04.20.14 Worship Confessional

hope“Easter was when Hope in person surprised the whole world by coming forward from the future into the present…Jesus’s resurrection is the beginning of God’s new project not to snatch people away from earth to heaven but to colonize earth with the life of heaven.”(Surprised by Hope, NT Wright)

Yesterday we concluded our series, “Marks of a Missional Community” by exploring hope. In summary: a missional community is a community of hope. And hope has a name – Jesus.

Let me share one aspect of our liturgy that I felt was particularly potent. We put together a number of elements around Matt Maher’s song, “Christ is Risen.” We began with a reading from 1 Corinthians 15: and then after the second verse and chorus of the song, a worship leader read a portion of the Easter Homily by St. John Chrysostom. Powerful words of victory:

Let no one grieve at his poverty,
for the universal kingdom has been revealed.

Let no one mourn that he has fallen again and again;
for forgiveness has risen from the grave.

Let no one fear death, for the Death of our Savior has set us free.
He has destroyed it by enduring it.
He destroyed Hell when He descended into it.
He put it into an uproar even as it tasted of His flesh.

Isaiah foretold this when he said,
“You, O Hell, have been troubled by encountering Him below.”
Hell was in an uproar because it was done away with.
It was in an uproar because it is mocked.
It was in an uproar, for it is destroyed.
It is in an uproar, for it is annihilated.
It is in an uproar, for it is now made captive.

Hell took a body, and discovered God.
Hell took earth, and encountered Heaven.
Hell took what it saw, and was overcome by what it did not see.

O death, where is thy sting?
O Hell, where is thy victory?

Christ is Risen, and you, o death, are annihilated!
Christ is Risen, and the evil ones are cast down!
Christ is Risen, and the angels rejoice!
Christ is Risen, and life is liberated!

Christ is Risen, and the tomb is emptied of its dead;
for Christ having risen from the dead,
is become the first-fruits of those who have fallen asleep.

To Him be Glory and Power forever and ever. Amen!

Here is our complete worship flow:

  • Song of Hope (Robbie Seay Band)
  • Video: Hope Is Here (Floodgate Productions)
  • He Is Risen (Paul Baloche)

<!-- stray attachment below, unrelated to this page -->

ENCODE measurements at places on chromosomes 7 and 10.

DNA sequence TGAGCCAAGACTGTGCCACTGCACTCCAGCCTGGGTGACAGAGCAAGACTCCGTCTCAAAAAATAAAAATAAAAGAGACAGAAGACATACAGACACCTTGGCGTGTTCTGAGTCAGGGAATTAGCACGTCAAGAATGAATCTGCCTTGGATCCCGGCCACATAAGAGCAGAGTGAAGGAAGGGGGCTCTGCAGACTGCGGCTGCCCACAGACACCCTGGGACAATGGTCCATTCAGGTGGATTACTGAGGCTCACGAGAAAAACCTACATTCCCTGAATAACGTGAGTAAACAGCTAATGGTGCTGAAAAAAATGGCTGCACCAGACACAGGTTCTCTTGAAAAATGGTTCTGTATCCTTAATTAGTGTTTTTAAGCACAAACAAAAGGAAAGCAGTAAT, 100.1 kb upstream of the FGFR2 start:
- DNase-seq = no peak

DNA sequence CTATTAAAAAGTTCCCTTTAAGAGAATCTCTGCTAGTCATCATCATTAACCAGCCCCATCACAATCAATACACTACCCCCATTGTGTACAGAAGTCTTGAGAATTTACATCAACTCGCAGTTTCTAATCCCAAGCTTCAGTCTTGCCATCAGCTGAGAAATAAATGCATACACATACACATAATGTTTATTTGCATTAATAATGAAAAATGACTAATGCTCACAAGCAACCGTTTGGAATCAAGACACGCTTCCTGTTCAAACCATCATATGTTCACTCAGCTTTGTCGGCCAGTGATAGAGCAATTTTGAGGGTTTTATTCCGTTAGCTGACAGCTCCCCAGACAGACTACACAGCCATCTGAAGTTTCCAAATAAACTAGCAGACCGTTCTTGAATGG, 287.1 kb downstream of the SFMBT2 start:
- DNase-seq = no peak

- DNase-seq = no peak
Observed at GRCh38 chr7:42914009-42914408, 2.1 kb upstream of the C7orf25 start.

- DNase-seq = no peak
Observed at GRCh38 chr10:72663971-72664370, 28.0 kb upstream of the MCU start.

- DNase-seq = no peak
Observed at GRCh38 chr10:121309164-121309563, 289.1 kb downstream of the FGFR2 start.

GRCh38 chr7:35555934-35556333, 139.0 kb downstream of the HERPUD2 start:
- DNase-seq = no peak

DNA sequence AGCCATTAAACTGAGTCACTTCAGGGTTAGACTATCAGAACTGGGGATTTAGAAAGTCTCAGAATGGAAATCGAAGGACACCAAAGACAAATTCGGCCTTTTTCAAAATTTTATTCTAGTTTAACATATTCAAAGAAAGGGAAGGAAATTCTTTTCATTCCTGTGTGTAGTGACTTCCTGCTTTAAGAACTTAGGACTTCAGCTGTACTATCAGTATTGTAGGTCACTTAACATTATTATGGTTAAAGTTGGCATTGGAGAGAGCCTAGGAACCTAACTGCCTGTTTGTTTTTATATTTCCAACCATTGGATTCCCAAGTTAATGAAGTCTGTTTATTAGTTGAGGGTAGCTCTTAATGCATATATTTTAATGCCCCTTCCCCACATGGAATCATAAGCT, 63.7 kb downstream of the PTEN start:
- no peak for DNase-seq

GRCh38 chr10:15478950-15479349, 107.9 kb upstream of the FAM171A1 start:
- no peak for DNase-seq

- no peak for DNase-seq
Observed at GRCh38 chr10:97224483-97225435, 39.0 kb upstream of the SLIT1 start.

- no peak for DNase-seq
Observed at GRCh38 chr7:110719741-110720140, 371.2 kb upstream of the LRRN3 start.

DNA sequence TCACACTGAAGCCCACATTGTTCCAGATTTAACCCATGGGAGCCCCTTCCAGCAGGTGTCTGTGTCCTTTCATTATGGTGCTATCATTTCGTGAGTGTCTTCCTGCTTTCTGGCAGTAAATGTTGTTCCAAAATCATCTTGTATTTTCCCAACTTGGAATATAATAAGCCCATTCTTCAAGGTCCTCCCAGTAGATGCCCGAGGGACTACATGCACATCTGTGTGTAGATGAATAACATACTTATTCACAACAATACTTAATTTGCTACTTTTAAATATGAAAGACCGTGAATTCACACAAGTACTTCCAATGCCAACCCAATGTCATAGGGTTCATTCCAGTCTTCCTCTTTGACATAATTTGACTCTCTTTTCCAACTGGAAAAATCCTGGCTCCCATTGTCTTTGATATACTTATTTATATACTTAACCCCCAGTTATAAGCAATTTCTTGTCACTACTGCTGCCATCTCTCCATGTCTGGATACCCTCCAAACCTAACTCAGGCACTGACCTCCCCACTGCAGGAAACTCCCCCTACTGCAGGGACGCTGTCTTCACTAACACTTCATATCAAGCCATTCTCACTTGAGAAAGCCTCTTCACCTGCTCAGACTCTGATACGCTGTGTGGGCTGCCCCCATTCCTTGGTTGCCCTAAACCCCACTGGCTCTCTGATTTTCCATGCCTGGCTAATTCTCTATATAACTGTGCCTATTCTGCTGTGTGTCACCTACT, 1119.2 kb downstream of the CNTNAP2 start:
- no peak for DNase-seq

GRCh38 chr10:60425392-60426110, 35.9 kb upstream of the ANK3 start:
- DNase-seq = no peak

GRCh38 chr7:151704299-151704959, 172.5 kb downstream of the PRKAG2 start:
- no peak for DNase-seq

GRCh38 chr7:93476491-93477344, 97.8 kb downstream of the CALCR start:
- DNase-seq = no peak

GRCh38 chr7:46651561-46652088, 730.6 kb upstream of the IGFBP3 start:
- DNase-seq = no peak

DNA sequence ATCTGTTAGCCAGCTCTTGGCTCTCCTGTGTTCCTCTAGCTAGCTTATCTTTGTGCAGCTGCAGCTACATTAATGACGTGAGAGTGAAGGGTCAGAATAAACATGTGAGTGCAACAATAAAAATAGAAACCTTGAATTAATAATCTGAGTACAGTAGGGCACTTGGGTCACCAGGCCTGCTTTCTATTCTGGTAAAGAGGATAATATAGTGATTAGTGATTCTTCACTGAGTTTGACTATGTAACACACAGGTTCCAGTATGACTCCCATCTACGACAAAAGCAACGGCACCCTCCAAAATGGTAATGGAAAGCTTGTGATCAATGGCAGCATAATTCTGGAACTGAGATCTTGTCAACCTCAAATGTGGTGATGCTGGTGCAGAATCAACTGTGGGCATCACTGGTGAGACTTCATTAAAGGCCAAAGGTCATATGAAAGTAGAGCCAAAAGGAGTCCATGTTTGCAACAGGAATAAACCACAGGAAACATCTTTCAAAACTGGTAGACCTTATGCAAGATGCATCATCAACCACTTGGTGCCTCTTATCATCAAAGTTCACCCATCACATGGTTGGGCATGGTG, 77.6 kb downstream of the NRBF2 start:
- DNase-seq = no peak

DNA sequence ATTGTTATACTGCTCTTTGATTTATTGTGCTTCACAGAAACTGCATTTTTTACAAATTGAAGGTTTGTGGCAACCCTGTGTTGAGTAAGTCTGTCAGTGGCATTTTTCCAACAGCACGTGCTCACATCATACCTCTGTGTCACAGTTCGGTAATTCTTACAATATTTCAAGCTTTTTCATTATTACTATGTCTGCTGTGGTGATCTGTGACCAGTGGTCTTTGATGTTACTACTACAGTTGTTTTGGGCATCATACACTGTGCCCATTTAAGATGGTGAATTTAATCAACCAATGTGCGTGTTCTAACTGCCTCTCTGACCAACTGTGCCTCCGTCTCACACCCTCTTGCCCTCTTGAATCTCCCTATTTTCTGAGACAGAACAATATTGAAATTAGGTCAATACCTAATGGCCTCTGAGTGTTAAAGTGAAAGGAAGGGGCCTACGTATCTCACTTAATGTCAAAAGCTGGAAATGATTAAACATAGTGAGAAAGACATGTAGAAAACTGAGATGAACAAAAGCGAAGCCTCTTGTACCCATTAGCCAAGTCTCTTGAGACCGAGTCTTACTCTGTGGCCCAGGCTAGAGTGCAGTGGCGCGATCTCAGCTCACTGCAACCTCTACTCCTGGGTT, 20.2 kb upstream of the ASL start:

• Scripture Reading: 1 Corinthians 15:12-22
  • Christ Is Risen (Matt Maher)
  • Announcements and Offering
  • Message (A Community of Hope)
  • Mighty to Save (Hillsong)

You can learn what other communities of faith experienced this past weekend in worship at The Worship Community.

Stay connected…

04.13.14 Worship Confessional

palmsYesterday was Palm Sunday and we continued our series “Marks of a Missional Community.” Here is the sixth mark we explored: A missional community orients its life around the new social order inaugurated by Jesus called the kingdom of God.

While preparing for my message, I noticed that in Matthew’s Gospel this potent text comes almost immediately before the Palm Sunday narrative:

25 Jesus called them together and said, “You know that the rulers of the Gentiles lord it over them, and their high officials exercise authority over them. Not so with you. Instead, whoever wants to become great among you must be your servant,and whoever wants to be first must be your slave— just as the Son of Man did not come to be served, but to serve, and to give his life as a ransom for many.” (Matthew 20:25-28)

Right before Jesus reveals himself as the King, he teaches that his kingdom operated with a very different value system than that of the world. The new social order that Jesus inaugurated is one marked by humility and service, rather than powering up on people and using them for one’s own advantage.

As you travel through Holy Week, what would it look like for you to choose the pathway of humility, sacrifice and service?

Here is our complete worship flow:

  • Our God Saves (Paul Baloche)
  • Palm Sunday Video (SermonSpice)
  • Hosanna (Paul Baloche)
  • Here Is Our King (David Crowder Band)
  • Because of Your Love (Paul Baloche)
  • Prayers of Confession
  • Simplicity (Rend Collective)
  • Welcoming Covenant Partners
  • Announcements and Offerings
  • Message (A New Social Order)
  • Mighty to Save (Hillsong)

You can learn what other communities of faith experienced this past weekend in worship at The Worship Community.

Stay connected…

04.06.14 Worship Confessional

diversity_signifier_dnaYesterday as we continued our series, “Marks of a Missional Community,” we explored the reality that we are a gifted and empowered. A missional community is a community of men and women, boys and girls, gifted and empowered by the Holy Spirit with diverse abilities that enable it to accomplish the work of God in the world today.

The Apostle Paul wrote in 1 Corinthians 12:

“There are different kinds of gifts, but the same Spirit distributes them. There are different kinds of service, but the same Lord. There are different kinds of working, but in all of them and in everyone it is the same God at work. Now to each one the manifestation of the Spirit is given for the common good. ” (1 Corinthians 12:4-7)